I wish I never had to continue writing on this topic after blogging two series (Part I/Part II) in the past. I stumbled upon the same people, same airport, and same airline but the only differences were that I stayed in the different hotel, had different food and a new experience that changed my perception toward Nepalese migrant workers. You find them where not but every corner of the airport, hotels, bazaars, mall in that oil-riched country named Qatar. I should have been happy to see people from my country, but I am not. I am mad and sad to see that many workers leaving the country and trading their fate under the soaring heat in the country where modern slavery exists in the form of “work”.
I am infuriated that they had to leave their beloved family – kids, wives, parents, and friends in their villages in a hope that they can provide better future for them. The way they were working or had been made to work in the sun made me sad. I knew it is hot here but had not experienced that up until this trip. All my previous trips were in the winter, so I did not feel the heat the way I did this time. Last night, as I made my way out of the airport facility to board a hotel bus, I felt I was going to suffocate. I was desperate for some cool air that was nowhere to be found until I got on the bus with an air conditioner running high.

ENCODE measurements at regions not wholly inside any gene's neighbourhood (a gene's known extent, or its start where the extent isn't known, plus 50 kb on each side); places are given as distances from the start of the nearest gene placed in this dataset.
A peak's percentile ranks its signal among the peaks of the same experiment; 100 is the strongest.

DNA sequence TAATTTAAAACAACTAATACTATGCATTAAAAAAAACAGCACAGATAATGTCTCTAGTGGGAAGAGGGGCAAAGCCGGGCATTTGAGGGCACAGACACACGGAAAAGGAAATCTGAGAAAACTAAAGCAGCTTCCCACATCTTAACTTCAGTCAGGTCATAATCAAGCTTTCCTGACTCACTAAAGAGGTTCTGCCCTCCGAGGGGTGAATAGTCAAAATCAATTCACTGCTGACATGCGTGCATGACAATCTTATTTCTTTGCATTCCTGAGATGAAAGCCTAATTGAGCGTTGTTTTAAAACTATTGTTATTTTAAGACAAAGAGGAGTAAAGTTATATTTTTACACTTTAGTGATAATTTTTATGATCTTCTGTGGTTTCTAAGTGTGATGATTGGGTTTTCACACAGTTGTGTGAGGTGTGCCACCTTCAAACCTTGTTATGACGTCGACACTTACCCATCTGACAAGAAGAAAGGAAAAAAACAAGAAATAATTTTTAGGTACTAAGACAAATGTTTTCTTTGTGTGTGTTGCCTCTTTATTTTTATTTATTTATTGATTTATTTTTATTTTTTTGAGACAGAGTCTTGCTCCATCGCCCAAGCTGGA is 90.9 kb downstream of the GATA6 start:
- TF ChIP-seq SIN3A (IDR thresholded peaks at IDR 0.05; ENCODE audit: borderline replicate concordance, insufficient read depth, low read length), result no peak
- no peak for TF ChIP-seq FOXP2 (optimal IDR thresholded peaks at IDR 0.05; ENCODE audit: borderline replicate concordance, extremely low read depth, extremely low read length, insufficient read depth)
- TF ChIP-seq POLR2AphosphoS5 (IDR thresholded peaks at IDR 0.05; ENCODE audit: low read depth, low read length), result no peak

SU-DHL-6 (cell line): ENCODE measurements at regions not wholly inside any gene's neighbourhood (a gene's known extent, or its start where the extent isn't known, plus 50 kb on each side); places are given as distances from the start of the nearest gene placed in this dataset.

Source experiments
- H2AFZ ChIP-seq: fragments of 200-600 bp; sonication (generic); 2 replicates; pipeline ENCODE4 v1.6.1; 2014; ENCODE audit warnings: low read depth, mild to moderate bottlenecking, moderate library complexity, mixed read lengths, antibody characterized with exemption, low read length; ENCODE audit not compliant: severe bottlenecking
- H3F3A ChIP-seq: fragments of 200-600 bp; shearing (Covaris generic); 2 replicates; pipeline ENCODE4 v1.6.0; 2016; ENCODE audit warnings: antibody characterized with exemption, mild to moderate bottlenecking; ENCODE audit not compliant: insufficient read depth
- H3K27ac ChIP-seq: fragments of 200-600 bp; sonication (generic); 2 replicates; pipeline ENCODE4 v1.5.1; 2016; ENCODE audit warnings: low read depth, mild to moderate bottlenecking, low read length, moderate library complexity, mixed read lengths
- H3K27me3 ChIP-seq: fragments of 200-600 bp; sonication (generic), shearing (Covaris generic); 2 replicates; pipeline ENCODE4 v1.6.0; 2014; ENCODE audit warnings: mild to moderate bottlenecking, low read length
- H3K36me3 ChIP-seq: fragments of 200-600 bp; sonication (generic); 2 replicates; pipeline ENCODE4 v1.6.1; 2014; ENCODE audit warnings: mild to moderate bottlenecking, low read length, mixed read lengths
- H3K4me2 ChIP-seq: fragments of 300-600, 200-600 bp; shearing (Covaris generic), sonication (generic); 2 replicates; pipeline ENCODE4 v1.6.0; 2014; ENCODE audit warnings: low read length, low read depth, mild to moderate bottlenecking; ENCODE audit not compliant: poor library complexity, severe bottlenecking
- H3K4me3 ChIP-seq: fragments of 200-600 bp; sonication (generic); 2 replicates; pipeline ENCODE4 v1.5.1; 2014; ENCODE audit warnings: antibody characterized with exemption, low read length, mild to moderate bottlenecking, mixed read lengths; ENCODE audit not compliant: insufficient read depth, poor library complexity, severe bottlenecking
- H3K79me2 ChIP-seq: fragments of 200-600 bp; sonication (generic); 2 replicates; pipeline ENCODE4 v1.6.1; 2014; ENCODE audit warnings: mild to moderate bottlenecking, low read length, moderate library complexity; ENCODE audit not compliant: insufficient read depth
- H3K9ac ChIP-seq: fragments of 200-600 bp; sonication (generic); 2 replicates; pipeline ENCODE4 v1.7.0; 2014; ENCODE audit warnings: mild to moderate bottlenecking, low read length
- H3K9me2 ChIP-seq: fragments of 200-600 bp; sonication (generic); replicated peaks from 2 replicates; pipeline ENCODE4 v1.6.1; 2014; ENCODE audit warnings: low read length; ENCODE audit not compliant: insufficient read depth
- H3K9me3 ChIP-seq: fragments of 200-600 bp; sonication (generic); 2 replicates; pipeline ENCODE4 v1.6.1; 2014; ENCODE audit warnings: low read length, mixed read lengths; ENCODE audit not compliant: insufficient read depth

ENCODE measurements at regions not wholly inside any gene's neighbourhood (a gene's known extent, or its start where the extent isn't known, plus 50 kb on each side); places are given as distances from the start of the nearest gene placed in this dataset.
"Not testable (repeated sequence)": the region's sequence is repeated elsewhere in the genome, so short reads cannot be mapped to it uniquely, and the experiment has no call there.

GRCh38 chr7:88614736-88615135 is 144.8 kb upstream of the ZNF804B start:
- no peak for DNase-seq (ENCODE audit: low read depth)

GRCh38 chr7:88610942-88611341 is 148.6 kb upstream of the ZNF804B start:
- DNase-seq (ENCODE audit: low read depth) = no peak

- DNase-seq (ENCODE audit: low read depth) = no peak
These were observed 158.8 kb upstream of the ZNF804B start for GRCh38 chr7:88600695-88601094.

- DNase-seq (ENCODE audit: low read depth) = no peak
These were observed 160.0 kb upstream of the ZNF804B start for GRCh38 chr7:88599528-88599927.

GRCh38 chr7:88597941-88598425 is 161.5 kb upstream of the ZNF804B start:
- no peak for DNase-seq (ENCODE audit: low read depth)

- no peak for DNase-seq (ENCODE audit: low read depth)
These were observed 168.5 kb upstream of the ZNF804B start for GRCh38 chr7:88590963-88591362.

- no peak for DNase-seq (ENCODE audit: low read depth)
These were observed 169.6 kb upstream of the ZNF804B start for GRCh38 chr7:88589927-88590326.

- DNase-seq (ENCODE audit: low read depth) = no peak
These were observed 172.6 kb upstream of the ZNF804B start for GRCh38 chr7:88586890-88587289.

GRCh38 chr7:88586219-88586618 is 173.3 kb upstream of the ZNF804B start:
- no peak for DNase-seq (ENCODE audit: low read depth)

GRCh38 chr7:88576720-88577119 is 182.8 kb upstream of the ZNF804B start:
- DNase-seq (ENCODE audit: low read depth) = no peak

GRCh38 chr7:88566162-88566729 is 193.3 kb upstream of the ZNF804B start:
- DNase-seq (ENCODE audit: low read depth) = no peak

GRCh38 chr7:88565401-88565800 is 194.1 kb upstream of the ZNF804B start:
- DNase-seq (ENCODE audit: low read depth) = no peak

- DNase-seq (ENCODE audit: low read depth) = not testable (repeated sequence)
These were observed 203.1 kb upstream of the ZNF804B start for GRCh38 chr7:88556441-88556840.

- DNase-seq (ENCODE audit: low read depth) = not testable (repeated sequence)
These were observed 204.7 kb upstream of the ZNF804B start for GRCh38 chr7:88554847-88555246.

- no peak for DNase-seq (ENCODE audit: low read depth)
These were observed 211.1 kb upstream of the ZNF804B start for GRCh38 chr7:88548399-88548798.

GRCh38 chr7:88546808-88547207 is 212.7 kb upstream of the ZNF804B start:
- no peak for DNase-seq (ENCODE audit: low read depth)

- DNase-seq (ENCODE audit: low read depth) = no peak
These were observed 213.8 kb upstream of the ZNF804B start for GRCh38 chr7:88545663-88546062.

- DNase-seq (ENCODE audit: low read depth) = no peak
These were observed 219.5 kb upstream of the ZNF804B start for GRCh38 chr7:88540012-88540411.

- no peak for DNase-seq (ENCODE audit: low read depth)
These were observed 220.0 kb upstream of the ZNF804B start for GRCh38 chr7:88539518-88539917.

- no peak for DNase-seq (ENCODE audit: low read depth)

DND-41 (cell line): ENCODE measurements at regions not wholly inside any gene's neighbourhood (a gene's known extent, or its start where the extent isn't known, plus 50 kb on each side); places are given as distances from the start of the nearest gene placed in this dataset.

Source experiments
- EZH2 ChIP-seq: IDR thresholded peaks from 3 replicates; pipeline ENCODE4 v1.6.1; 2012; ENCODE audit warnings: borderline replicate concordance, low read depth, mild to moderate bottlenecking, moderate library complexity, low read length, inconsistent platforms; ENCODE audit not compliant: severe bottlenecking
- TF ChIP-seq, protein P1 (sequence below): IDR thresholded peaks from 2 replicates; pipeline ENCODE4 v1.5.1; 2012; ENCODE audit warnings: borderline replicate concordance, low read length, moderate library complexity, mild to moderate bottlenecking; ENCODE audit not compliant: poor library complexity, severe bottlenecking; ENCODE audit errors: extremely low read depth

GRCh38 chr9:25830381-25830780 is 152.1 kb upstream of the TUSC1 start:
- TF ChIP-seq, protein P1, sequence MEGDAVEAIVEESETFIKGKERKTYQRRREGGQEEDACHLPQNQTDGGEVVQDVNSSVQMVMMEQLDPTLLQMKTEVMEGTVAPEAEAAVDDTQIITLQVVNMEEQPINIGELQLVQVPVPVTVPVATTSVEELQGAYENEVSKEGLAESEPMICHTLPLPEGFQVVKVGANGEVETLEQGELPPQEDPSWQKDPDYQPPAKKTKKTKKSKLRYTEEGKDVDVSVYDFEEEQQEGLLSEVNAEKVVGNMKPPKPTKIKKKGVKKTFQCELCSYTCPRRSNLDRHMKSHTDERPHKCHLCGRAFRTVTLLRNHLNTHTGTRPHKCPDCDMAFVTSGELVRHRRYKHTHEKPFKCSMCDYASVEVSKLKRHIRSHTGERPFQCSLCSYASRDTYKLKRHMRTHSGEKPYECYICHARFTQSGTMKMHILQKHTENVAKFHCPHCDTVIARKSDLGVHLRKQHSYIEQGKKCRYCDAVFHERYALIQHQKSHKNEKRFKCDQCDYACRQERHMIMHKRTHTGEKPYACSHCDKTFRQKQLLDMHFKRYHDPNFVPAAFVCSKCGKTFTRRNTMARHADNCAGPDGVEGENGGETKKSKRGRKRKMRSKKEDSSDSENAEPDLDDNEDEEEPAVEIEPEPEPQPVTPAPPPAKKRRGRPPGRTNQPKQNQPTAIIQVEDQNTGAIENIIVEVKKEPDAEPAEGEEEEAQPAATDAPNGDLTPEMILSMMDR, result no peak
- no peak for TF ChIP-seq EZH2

It irks me so much so that many of these migrant workers have already lost their lives during the construction of stadiums for the World Cup 2022. It annoys me that our own government and their agents, who claim to be in that land to ensure these migrant workers their rights, have been ignoring their plight in the wake of the notable international media’s reporting on human rights violations and exploitation by the Qatari government.
Nepalese political parties have failed their citizens. Somebody has rightly said that people are inevitably going to perish without or lack of a vision. We have seen and undergone all political parties’ governance, and not any party has been able to cast a vision that sought to create an employment and utilizes the strong manpower for rebuilding the nation’s economy. Corruption, unemployment, failing education system and poverty are to blame for this ongoing suffering for our Nepalese migrant workers in Qatar. Instead, the Nepal government’s best interest still seems to be driving the Nepalese workforce as many as possible out of the country for the bulk of remittance they bring back to Nepal. It is a shame indeed.
I had never felt for these migrant workers before the way I did for them the other day. They have earned my respect not for how much they are making in a month but for how they are earning their bread here. While I was traveling back to the airport to board a flight to Nepal, I saw many migrant workers with work suit and yellow hats toiling in the sweltering heat where I felt I had no air to breathe just a few minutes ago. I felt deep down in my heart that I surely would not make it to Nepal if I were left there for 2-5 hours. I respect them for their resilience to the scorching heat. I respect them for their willingness to suffer for their family.